It happens every four years: Pundits begin to talk about how absolutely pivotal the presidential and vice presidential debates will be.
At the same time, they conveniently ignore the reality that, apart from President Ford insisting that there was no Soviet domination of Eastern Europe in his second debate against Jimmy Carter in 1976, and the famous 1960 debate between John Kennedy and Richard Nixon, debates have almost never affected the outcome of a presidential election. In fact, undecided voters rarely watch debates, as viewership is limited mostly to the partisans on each side, who hope their team will score and the other will choke.
Something else happens right about now every four years: Pundits start to shout that it “all comes down to turnout.” Here, they have a point. This year, in fact, we may well see the highest voter turnout in American history, matching the 65 percent of the voting-age population that cast their ballots in 1940 and 1960. (Keep in mind that noncitizens and felons in states that do not allow them to vote are included in the number.)
Both party bases have been extremely motivated, even before Justice Ruth Bader Ginsburg passed away, which is why the Supreme Court battle's impact on the presidential race will be very limited. In the Senate, however, the increased partisan reaction to Trump’s nomination might make it harder for Democrats in certain red states to convince enough Trump voters to cross over and vote for a Senate Democrat. Conversely, for Republican Senate candidates in states that Trump is likely to lose, they will need some Biden voters to swing their way.
With the U.S. getting better educated and more ethnically diverse all the time, coupled with Trump’s aversion to expanding his appeal beyond his 40-to-42-percent base, many see his only path as boosting the share of white voters without college degrees. David Wasserman, The Cook Political Report’s House editor and resident quant, observes that “if the race/education breakdown of the 2016 election were applied to 2020's demographic realities, Biden would gain roughly 1.8 points on Clinton's national popular-vote margin (2.1 to 3.9).”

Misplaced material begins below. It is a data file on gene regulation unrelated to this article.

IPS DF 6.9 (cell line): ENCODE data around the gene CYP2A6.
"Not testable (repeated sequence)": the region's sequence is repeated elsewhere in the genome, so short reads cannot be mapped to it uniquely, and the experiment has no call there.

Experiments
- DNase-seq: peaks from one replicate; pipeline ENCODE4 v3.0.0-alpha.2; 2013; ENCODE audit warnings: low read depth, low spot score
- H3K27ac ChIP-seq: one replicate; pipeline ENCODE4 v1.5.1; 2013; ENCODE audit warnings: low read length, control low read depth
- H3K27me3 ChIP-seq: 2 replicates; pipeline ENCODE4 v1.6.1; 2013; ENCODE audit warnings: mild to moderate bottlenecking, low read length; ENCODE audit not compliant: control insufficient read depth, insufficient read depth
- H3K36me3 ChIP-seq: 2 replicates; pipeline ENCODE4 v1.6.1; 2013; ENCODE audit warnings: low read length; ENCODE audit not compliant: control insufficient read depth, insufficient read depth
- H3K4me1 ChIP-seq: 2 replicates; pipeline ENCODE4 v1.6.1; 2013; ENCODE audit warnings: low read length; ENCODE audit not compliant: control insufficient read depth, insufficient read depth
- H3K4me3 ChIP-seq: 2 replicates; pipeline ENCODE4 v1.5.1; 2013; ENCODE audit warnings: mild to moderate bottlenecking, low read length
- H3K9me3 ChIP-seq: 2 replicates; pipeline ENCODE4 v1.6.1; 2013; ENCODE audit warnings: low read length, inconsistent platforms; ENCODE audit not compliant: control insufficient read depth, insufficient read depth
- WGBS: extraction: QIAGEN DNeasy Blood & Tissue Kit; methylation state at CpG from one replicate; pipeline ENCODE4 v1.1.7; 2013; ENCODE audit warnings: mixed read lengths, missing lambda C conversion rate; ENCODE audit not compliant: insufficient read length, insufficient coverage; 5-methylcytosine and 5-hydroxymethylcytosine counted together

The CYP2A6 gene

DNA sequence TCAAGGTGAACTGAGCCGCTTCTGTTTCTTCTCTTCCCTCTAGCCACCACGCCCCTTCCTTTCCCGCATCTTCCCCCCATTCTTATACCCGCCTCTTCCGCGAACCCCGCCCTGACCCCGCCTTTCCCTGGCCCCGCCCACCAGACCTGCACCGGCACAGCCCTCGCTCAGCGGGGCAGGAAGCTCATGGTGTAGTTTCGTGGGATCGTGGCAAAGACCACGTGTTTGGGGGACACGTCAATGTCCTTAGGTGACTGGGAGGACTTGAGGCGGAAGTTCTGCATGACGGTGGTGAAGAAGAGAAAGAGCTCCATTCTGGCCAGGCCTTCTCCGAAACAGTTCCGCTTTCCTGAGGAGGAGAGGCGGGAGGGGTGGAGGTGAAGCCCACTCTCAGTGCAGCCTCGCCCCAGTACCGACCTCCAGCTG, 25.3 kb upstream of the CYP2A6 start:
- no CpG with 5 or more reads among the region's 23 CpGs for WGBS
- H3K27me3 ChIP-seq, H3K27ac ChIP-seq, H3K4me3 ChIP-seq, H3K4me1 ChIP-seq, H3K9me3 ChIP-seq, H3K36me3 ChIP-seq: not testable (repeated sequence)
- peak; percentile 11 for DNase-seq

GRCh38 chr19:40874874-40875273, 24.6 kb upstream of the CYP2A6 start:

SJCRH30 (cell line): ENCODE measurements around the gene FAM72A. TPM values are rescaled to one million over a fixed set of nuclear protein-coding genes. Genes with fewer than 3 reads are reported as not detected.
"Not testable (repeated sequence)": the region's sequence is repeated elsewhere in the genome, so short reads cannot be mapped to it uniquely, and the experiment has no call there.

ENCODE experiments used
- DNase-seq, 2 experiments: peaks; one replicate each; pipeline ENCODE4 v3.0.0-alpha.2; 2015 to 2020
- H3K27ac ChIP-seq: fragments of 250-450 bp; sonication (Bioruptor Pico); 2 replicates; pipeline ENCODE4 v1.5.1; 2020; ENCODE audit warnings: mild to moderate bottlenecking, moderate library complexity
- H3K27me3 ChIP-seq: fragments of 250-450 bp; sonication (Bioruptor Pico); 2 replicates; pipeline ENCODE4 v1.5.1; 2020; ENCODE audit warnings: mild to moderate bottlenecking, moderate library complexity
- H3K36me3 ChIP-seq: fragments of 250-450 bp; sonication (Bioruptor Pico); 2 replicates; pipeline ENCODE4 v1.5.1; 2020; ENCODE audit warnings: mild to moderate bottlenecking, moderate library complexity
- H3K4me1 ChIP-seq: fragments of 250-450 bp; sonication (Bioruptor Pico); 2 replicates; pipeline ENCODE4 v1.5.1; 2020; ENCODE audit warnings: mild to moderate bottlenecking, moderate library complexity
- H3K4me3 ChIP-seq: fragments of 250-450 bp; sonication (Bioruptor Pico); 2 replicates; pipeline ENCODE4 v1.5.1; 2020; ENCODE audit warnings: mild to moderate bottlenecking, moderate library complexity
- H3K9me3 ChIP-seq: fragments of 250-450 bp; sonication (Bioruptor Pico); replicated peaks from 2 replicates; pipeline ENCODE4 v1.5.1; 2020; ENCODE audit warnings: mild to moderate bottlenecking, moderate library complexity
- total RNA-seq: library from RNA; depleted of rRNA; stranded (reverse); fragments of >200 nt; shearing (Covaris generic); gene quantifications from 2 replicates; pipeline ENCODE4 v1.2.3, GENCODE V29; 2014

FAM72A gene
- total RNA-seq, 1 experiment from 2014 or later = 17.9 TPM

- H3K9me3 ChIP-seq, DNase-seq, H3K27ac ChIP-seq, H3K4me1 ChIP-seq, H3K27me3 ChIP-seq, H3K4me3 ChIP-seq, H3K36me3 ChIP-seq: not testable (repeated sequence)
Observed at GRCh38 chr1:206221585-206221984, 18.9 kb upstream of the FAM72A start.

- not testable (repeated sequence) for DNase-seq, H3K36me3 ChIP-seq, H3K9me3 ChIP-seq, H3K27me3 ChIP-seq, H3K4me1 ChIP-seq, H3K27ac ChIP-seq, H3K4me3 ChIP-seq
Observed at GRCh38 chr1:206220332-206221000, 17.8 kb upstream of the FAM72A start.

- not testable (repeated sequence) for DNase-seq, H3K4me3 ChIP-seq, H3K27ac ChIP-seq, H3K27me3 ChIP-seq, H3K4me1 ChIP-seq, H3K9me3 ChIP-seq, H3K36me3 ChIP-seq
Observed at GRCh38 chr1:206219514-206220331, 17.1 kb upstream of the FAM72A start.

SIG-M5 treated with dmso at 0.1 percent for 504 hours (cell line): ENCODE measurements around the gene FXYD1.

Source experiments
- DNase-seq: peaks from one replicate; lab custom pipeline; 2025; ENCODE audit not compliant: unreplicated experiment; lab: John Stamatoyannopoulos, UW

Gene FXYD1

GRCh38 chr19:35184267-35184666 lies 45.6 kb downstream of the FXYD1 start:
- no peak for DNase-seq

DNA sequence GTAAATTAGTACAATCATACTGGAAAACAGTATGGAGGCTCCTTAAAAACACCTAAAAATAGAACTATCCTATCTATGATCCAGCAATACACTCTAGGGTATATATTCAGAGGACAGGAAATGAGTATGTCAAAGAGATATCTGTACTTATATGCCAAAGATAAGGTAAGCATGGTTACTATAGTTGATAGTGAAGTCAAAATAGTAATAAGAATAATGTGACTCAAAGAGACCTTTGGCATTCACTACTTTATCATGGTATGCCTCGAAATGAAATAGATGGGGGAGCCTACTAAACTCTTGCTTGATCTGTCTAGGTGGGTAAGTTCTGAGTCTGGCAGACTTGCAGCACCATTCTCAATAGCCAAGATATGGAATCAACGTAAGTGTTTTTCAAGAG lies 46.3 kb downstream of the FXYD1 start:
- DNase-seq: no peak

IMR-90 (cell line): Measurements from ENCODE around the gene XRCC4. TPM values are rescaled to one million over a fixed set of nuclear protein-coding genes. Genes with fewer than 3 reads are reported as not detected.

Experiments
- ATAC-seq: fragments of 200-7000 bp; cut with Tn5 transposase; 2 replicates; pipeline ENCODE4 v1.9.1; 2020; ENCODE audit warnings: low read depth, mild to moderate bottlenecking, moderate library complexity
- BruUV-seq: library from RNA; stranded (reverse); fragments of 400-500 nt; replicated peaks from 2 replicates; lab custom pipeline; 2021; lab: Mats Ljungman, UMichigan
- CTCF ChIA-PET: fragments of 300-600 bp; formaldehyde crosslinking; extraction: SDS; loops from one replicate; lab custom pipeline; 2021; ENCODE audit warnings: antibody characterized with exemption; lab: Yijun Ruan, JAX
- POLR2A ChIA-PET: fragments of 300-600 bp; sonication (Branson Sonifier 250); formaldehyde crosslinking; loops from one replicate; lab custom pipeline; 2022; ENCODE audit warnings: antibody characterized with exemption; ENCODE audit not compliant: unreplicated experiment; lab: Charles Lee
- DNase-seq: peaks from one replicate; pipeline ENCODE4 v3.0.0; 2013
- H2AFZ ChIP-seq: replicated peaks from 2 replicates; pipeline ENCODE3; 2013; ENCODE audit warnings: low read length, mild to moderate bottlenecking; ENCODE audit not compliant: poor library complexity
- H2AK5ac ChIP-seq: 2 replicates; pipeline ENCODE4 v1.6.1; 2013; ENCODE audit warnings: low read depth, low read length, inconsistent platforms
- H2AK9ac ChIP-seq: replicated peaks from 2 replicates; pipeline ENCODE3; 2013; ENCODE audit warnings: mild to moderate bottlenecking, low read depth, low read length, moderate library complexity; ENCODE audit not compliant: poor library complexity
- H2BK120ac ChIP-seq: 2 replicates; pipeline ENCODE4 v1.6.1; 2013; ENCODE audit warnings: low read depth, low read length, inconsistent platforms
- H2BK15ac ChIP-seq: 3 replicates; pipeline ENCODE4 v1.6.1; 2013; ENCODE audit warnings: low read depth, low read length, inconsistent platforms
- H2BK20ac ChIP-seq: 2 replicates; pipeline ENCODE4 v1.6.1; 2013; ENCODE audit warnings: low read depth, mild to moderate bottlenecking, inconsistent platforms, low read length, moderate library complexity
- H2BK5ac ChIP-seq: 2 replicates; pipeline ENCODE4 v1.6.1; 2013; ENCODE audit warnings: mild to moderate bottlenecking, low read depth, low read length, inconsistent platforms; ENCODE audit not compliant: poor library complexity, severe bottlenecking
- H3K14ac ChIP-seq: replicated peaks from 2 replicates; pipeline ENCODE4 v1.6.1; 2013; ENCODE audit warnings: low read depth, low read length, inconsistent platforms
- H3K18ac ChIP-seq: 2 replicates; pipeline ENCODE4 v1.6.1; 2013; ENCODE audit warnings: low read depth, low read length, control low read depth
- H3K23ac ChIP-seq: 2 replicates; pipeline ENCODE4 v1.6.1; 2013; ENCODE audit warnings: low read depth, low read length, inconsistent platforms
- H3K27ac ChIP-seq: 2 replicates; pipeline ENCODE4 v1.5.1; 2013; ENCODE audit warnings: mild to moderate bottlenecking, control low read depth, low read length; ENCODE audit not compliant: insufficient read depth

To demonstrate how shifts in the makeup of the electorate and their preferences can change the outcome of the election, Wasserman recently helped put together an American variation on the BBC’s famous “Swingometer,” a display of election data unlike anything any U.S. network has ever done.
Wasserman’s version, explained in this Cook Political Report article, allows people to test how shifts in vote preference from 2016 to 2020 by certain demographics will affect the outcome in the Electoral College. It’s a good way to kill an afternoon, particularly if you are home without a boss looking over your shoulder.
Unless Trump pulls a rabbit out of a hat, or Biden completely chokes in the first debate Tuesday night, this race will remain in something considerably less than a competitive situation. Polling, particularly the higher-quality polling on both the national and state levels, paints a bleak picture for the president.
My thoughts are increasingly moving toward whether the GOP can hold onto their majority in the Senate. If the Republicans are extremely lucky, they can keep their losses down to just one or two seats, holding onto their majority by the skin of their teeth. On a really bad Election Night, Republicans could lose five, six, or even seven. Keep in mind they’re defending nine competitive seats, while Democrats are only concerned with two (Alabama and Michigan).
Given how many relatively small states are very close—Maine, Montana, Iowa, Kansas, and South Carolina—we could easily see the difference between a really good night for Republicans and a crushing defeat come down to a matter of 50,000 or 100,000 votes.
With the increasingly partisan nature of our politics today and less ticket-splitting than ever before, it’s important to keep in mind that one party usually wins the lion’s share of the really close contests. Years ago, our very talented then-Cook Political Report Senate Editor Jennifer Duffy observed this and put together a handy chart that we have kept updated. For instance, in 1998, Democrats won six out of the seven Senate races rated as Toss-Ups going into Election Day in The Cook Political Report. In 2000, Democrats prevailed in seven out of nine; in 2002 the GOP won six out of nine. In the most recent elections, Republicans won eight out of nine in 2014, five out of seven in 2016, and five out of nine in 2018, the most even split over the 11 elections covered.
The possibility of an explosive Senate result is very real, and dependent upon relatively few votes. And given how badly the congressional and presidential races are going for the GOP, the Senate may end up being the big casino on Election Night.